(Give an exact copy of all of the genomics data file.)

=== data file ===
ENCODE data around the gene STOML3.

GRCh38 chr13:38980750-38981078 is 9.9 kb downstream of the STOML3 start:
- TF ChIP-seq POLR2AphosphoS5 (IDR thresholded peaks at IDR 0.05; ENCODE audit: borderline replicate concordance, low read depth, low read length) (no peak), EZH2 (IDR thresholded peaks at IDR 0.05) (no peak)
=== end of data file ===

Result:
ENCODE data around the gene STOML3.

GRCh38 chr13:38980750-38981078 is 9.9 kb downstream of the STOML3 start:
- TF ChIP-seq POLR2AphosphoS5 (IDR thresholded peaks at IDR 0.05; ENCODE audit: borderline replicate concordance, low read depth, low read length) (no peak), EZH2 (IDR thresholded peaks at IDR 0.05) (no peak)